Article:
Live on without pain
"Enjoy my healthy back without pain."- Knackbein_
Who knows what's in store for us after our lives come to an end.
But living with the idea that something wonderful awaits when our time has come is all people need to continue to live their lives to the fullest, and treat others with the respect and kindness they deserve.
"Fun facts" generally refers to a tidbit of information about a specific topic which the general public might not have otherwise known about.
But the first word in that term can be misleading.
Indeed, some "fun facts" reveal information that isn't remotely "fun" in the slightes.
Redditor Alternative_kachocho was curious to hear some "fun facts" which were anything but fun, leading them to ask:
What's a 'fun fact' that isn’t fun at all?"
Ironically, something you likely don't think about...
"Your brain blocks you from feeling your organs moving around inside you."- Aydengeist06
Try watching Finding Nemonow...
"Only one in a thousand sea turtles born actually make it to adulthood."- Sebs_123
Shocking new light on an age old classic
"In the books, Stuart Little was never explicitly called a mouse."
"He's pretty much described as a deformed mouse-esque person born form human parents."- Red_Beard47stuart little mouse GIF by VIASAT3Giphy
Nature running it's course...
"There's a bird that feeds its younger offspring to the eldest."- Teacup_Cult
I have no allergies... yet
"Speaking from personal experience here, but your body can randomly decide to become allergic to damn near everything edible at any time."
"Not very fun."- smallemochick
Those poor, innocent creatures.
"In some regions of Australia, 90 percent of koalas have chlamydia, which poses a threat to the species' extinction unless a vaccine is created or widespread koala culling takes place."- tiffanyjcrusekoalas kiss GIFGiphy
They'd still be here if they weren't so delicious...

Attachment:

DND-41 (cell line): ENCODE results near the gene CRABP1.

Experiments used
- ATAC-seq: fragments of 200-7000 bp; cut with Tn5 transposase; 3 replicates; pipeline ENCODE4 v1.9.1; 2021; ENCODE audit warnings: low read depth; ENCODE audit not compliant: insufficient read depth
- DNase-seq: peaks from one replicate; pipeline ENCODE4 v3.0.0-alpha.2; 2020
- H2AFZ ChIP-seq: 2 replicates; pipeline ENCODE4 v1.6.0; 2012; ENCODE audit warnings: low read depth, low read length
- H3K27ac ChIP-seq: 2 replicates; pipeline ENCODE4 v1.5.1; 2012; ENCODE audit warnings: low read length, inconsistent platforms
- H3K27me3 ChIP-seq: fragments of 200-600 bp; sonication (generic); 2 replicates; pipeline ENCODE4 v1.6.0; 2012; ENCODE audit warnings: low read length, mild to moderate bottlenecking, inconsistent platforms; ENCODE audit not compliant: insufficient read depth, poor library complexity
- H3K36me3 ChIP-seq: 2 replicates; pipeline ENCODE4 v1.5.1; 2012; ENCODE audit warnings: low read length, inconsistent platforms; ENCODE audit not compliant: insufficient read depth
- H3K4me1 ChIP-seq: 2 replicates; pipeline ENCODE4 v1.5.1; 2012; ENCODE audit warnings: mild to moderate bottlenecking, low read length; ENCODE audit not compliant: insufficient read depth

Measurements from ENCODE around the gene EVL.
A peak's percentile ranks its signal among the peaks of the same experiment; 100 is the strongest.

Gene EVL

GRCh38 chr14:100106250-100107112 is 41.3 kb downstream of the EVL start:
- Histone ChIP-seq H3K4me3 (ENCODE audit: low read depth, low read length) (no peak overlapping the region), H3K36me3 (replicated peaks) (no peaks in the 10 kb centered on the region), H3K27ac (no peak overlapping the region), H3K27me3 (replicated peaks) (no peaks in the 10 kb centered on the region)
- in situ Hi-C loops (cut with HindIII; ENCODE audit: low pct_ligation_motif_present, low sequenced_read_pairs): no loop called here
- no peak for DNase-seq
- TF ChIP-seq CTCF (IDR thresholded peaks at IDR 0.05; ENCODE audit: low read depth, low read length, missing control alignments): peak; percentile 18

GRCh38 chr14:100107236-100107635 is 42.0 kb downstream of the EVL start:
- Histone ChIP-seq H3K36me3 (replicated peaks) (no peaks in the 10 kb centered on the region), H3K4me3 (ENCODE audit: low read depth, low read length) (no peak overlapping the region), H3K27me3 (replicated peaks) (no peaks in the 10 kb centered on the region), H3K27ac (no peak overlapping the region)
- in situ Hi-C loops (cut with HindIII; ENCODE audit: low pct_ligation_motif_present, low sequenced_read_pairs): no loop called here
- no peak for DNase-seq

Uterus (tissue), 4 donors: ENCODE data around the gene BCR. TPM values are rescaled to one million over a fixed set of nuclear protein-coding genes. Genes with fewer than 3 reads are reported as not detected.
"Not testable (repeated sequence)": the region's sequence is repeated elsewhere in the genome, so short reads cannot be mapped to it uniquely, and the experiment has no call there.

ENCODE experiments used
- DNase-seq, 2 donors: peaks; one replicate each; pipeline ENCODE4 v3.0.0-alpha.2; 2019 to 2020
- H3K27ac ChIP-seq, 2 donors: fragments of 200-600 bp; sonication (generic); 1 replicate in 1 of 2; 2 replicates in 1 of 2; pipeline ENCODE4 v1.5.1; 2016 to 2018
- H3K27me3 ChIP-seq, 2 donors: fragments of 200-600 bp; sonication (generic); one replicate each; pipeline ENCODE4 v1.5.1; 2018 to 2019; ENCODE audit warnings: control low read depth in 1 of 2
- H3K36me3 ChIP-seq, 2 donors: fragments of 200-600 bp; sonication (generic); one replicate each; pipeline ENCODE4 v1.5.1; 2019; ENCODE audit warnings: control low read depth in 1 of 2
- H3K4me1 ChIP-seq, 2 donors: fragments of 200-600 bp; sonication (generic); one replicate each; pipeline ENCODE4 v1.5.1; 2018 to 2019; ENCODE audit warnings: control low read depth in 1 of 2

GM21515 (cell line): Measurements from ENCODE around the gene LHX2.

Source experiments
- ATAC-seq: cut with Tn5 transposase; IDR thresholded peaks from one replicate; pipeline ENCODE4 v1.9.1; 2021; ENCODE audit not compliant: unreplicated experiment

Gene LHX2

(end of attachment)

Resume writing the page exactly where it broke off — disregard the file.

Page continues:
"The giant tortoise was so delicious, it caused not only itself to be hunted to extinction, but also the dodo."
"Giant tortoise meat was supposedly better tasting than chicken."
"It's fat tasted better spread on bread than butter."
"Also, it was the perfect food for sailors at the time, as their bladders stored 1 litre of purified water, and they could survive without food in hibernation for almost a whole year in the hull of a ship."
"Not to mention, because they evolved without humans, they were easy to hunt."
"You could tie one to your back, and roll another to the ship and they would just let you."
"It was so delicious, they went unrecorded for a long time because expeditions to bring living samples of wildlife to Europe kept eating them on the way."
"Conversely, the dodo, while as easily captured by sailors, tasted awful."
"It was completely unpalatable."
"HOWEVER, one day, someone discovered if you cooked dodo meat in the more delicious tortoise fat, it tasted just like chicken."
"So now, sailors were hunting a few tortoises at a time for their fat and water, storing them, and then hunting dodos on the daily."
"Overhunting, plus the introduction of rats to the environment (because sailors) which would eat eggs, led go the population to decline at a rate they could not breed to keep up, leading to both animals going extinct."- Kyhan
Don't forget the nose plugs
"Antarctica smells like penguin poop."
"Antarctica is a desert, it is too cold for bacteria to live."
"Nothing there to clean up penguin droppings."
"If you are close enough to see penguins, you will also smell them."- gummby8
Makes those long lines so worth it...
"The TSA missed 96% of contraband during an inspection in 2015."- omegasix321All Falls Down Tsa GIF by Kanye WestGiphy
"The person who had the first facial transplant had her face chewed up by her Labrador dog while asleep due to sleeping pill overdose." - User Deleted
It's hard not to read some of these "fun facts" and wonder if there should be an alternative term for the facts which aren't fun.
Oh yeah, probably not....